Compared are the Theatrical Version (R-Rated) and the Director's Cut (Not Rated). Both versions are available on the US Blu-ray by Paramount.
Teenager Tony Manero has a job as salesman in a hardware store in order to suppoort his family because his dad has just lost his job. Nonetheless, he is the black sheep because he enjoys the night life in Brooklyn. On the dance floor, Tony is being held in high esteem which also makes him a chick magnet. He builds his hopes on the upcoming dance competition and considers ballet dancer Stephanie his perfect partner but she is not exactly thrilled. A lot of effort is required on Tony's side but at the end of the day they start falling for each other.
John Badham's movie about a teenager in New York who becomes a start in the disco scene is simply a classic. In addition to John Travolta and the authenticity regarding teens in the 70s, the Bee Gees soundtrack is another reason why the movie has become what it has become. It was a huge box office success and made disco incredibly popular as well. For a re-release it was even severely cut for a PG rating but luckily today the original R-Rated version is the common one on DVD & Blu-ray worldwide.
On 05/02/2017, a Blu-ray of Saturday Night Fever was released in the US. In addition to the Theatrical Version (R-Rated), the release also contains a longer Director's Cut edited by Badham himself. For the Director's Cut, three scenes that had been cut back in the days were put back in. First of all, there is the scene with Tony in front of the Brooklyn Bridge. Secondly, there is the scene with Tony's dad being informed that he got his job back. And last but not least, there is the scene with Tony in front of her apartment. He argues with her on the intercom. These three scenes fit in nicely and enhance the quality of the movie. Especially the scene with Tony's daad getting his job back makes the happy ending look a little "more happy". There are not any new aspects added to the movie due to the new footage though. Fans or those who have not bought the Blu-ray yet should buy the US release with both versions. Whether the Director's Cut justifies purchasing the movie for the second time is at least arguable because the scenes are also available as bonus on previous releases but that is a decision for everyone to make by themselves. Qualitwise, the release is pretty decent, as comparison with other Blu-ray releases shows.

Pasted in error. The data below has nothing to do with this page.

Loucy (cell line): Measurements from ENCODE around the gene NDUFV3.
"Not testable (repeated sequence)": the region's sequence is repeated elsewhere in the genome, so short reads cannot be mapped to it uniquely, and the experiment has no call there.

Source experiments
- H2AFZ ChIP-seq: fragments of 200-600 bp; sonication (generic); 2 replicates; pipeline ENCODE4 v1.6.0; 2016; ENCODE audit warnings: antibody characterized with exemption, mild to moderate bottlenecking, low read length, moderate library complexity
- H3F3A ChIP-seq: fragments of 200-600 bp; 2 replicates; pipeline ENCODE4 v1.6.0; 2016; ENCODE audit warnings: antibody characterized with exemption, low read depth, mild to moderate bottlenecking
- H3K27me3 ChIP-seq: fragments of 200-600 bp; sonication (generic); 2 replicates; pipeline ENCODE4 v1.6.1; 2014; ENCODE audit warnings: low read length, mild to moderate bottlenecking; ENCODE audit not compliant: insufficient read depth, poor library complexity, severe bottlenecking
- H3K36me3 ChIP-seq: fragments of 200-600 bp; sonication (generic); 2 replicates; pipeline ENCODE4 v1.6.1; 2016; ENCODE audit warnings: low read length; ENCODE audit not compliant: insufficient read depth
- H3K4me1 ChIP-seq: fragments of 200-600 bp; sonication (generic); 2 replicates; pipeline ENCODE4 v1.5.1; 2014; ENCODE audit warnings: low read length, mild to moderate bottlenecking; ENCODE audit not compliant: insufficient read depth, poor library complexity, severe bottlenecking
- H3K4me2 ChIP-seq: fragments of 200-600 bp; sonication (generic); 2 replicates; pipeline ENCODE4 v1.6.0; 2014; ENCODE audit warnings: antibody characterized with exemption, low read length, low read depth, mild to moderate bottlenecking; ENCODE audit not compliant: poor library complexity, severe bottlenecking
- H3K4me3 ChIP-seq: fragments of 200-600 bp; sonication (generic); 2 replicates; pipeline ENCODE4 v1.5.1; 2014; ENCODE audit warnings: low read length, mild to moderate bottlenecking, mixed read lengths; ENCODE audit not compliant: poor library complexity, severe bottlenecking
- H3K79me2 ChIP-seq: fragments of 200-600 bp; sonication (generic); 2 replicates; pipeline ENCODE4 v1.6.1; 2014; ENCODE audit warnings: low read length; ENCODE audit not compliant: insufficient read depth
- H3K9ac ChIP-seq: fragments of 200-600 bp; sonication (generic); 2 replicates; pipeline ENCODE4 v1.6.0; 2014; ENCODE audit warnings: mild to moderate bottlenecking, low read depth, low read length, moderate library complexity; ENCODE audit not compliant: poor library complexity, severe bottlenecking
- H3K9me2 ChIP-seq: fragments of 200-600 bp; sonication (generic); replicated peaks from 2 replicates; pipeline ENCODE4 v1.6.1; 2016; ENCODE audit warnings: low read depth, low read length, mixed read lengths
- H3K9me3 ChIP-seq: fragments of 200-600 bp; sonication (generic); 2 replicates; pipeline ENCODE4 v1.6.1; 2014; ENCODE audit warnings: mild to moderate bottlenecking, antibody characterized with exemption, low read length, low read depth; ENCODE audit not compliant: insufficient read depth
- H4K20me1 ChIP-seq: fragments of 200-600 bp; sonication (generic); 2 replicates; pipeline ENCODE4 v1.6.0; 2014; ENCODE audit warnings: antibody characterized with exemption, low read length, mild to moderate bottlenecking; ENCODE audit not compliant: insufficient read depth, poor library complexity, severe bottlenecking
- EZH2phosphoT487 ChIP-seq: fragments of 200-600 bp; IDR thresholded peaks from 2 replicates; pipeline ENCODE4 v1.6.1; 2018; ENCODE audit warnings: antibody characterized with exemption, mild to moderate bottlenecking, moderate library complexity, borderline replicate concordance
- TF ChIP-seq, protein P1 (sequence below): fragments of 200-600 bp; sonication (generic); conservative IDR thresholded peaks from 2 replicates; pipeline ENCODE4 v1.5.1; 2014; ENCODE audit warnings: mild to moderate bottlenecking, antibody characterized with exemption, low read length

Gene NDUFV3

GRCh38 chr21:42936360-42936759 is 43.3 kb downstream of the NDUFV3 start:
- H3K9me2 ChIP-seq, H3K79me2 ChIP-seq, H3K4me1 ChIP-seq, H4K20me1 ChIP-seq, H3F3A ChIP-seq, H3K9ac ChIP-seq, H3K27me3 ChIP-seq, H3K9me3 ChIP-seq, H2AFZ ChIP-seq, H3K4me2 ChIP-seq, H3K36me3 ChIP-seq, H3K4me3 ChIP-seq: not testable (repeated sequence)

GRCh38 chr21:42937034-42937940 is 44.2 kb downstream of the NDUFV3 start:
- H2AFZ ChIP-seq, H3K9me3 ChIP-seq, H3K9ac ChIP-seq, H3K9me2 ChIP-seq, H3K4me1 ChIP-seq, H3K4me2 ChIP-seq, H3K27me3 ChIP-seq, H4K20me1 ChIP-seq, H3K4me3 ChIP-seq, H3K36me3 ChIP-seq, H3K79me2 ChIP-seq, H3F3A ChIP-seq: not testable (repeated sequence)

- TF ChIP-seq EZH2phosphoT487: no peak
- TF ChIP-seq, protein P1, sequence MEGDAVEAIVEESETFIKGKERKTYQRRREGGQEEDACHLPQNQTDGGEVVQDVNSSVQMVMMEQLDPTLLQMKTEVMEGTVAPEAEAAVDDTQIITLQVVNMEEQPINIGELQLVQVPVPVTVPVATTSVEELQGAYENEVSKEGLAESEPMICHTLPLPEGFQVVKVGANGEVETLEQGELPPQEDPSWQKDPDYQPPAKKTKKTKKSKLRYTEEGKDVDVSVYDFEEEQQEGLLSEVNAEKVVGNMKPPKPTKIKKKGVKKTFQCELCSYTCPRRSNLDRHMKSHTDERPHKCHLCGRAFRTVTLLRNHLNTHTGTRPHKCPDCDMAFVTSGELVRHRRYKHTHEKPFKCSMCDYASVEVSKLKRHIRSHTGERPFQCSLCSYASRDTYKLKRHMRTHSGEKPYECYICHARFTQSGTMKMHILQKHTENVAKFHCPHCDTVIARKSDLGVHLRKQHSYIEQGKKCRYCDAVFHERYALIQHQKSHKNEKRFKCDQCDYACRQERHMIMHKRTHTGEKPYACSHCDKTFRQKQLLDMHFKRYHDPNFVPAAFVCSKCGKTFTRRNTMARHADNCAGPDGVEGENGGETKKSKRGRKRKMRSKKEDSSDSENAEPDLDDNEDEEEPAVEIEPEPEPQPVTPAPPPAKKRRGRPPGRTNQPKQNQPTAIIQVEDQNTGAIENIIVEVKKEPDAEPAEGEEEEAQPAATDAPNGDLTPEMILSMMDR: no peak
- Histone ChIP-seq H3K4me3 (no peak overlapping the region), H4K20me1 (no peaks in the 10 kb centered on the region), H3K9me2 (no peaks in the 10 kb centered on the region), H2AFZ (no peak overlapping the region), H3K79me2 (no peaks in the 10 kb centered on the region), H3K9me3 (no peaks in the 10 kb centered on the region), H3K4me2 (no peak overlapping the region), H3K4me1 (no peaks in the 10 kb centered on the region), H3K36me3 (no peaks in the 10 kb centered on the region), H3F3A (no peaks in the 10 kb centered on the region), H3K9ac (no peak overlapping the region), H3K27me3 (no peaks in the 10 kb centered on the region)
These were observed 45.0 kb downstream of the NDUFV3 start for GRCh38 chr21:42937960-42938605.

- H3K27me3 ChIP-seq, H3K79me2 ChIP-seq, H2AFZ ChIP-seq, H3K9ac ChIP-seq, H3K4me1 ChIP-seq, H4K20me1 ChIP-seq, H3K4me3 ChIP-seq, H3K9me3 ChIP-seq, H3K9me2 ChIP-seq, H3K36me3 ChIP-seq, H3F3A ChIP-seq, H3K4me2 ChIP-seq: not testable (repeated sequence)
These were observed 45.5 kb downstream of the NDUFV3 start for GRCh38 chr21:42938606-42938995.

Theatrical Version: 119:02 min
Directors Cut: 122:15 min
The boys believe that, at the end of the day, everyone has to fight for themselves. Tony wants the car to pull over for him to get out. The boys watch him leave, then they drive off. Tony is standing at Brooklyn Bridge. He looks at the bridge and follows its outlines with his finger from the distance. With a smile on his face, he sits down on the bench. Then a transition to the subsequent scene.
The Theatrical Version contains an alternate scene with the boys saing everyone has to fight for themselves instead, followed by a transition to the subsequent scene.
Director's Cut: 1:15 min
Theatrical Version: 9 sec
Tony accepts a telegram for his dad. When the latter is reading out loud that he is being called back to work, he starts dancing in the kitchen. He explains to Tony from that point on the family would be able to save a few bucks but Tony was still required to come up with his share. Tony disagrees, he rather wants to spend most of the money he earned on himself.
Director's Cut: 1:07 min
Tony is at Stephanie's because he would like to talk to her but she is angry with him and tells him to leave. At the front door, he calls her name. When another resident leaves the building, he ceases the opportunity to get inside.
Director's Cut: 1:00 min